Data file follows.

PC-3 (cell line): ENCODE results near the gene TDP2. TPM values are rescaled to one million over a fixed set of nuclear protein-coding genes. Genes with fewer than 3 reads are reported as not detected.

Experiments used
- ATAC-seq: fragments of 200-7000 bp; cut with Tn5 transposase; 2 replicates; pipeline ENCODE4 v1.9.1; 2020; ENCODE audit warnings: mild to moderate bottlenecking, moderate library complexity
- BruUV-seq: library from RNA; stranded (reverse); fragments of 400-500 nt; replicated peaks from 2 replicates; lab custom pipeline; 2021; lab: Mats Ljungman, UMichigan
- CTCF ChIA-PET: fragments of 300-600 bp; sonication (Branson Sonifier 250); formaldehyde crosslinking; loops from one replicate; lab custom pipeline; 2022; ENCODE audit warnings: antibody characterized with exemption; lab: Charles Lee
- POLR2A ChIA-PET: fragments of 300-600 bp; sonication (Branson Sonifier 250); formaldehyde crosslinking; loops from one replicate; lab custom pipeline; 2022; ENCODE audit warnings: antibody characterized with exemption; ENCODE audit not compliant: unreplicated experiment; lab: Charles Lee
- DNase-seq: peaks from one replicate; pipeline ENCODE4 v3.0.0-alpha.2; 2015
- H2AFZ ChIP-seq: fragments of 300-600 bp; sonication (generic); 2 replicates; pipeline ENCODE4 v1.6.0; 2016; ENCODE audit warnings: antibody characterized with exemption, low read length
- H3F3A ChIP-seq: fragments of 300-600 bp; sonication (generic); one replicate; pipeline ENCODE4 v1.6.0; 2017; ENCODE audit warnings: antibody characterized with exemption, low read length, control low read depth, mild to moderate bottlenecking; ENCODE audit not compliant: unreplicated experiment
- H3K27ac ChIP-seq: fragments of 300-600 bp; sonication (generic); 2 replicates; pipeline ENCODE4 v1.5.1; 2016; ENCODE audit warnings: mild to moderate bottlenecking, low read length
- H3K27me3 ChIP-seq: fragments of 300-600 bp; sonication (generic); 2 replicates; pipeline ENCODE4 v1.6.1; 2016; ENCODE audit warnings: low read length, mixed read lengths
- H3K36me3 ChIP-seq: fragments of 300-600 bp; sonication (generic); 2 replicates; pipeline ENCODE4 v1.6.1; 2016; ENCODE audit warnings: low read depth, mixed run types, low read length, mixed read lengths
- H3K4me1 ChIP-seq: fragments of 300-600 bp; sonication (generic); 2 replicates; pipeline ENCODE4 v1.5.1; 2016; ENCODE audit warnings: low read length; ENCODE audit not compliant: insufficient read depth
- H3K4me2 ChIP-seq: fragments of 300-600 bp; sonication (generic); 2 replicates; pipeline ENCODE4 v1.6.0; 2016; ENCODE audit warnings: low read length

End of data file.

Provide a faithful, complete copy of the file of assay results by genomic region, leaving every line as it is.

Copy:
PC-3 (cell line): ENCODE results near the gene TDP2. TPM values are rescaled to one million over a fixed set of nuclear protein-coding genes. Genes with fewer than 3 reads are reported as not detected.

Experiments used
- ATAC-seq: fragments of 200-7000 bp; cut with Tn5 transposase; 2 replicates; pipeline ENCODE4 v1.9.1; 2020; ENCODE audit warnings: mild to moderate bottlenecking, moderate library complexity
- BruUV-seq: library from RNA; stranded (reverse); fragments of 400-500 nt; replicated peaks from 2 replicates; lab custom pipeline; 2021; lab: Mats Ljungman, UMichigan
- CTCF ChIA-PET: fragments of 300-600 bp; sonication (Branson Sonifier 250); formaldehyde crosslinking; loops from one replicate; lab custom pipeline; 2022; ENCODE audit warnings: antibody characterized with exemption; lab: Charles Lee
- POLR2A ChIA-PET: fragments of 300-600 bp; sonication (Branson Sonifier 250); formaldehyde crosslinking; loops from one replicate; lab custom pipeline; 2022; ENCODE audit warnings: antibody characterized with exemption; ENCODE audit not compliant: unreplicated experiment; lab: Charles Lee
- DNase-seq: peaks from one replicate; pipeline ENCODE4 v3.0.0-alpha.2; 2015
- H2AFZ ChIP-seq: fragments of 300-600 bp; sonication (generic); 2 replicates; pipeline ENCODE4 v1.6.0; 2016; ENCODE audit warnings: antibody characterized with exemption, low read length
- H3F3A ChIP-seq: fragments of 300-600 bp; sonication (generic); one replicate; pipeline ENCODE4 v1.6.0; 2017; ENCODE audit warnings: antibody characterized with exemption, low read length, control low read depth, mild to moderate bottlenecking; ENCODE audit not compliant: unreplicated experiment
- H3K27ac ChIP-seq: fragments of 300-600 bp; sonication (generic); 2 replicates; pipeline ENCODE4 v1.5.1; 2016; ENCODE audit warnings: mild to moderate bottlenecking, low read length
- H3K27me3 ChIP-seq: fragments of 300-600 bp; sonication (generic); 2 replicates; pipeline ENCODE4 v1.6.1; 2016; ENCODE audit warnings: low read length, mixed read lengths
- H3K36me3 ChIP-seq: fragments of 300-600 bp; sonication (generic); 2 replicates; pipeline ENCODE4 v1.6.1; 2016; ENCODE audit warnings: low read depth, mixed run types, low read length, mixed read lengths
- H3K4me1 ChIP-seq: fragments of 300-600 bp; sonication (generic); 2 replicates; pipeline ENCODE4 v1.5.1; 2016; ENCODE audit warnings: low read length; ENCODE audit not compliant: insufficient read depth
- H3K4me2 ChIP-seq: fragments of 300-600 bp; sonication (generic); 2 replicates; pipeline ENCODE4 v1.6.0; 2016; ENCODE audit warnings: low read length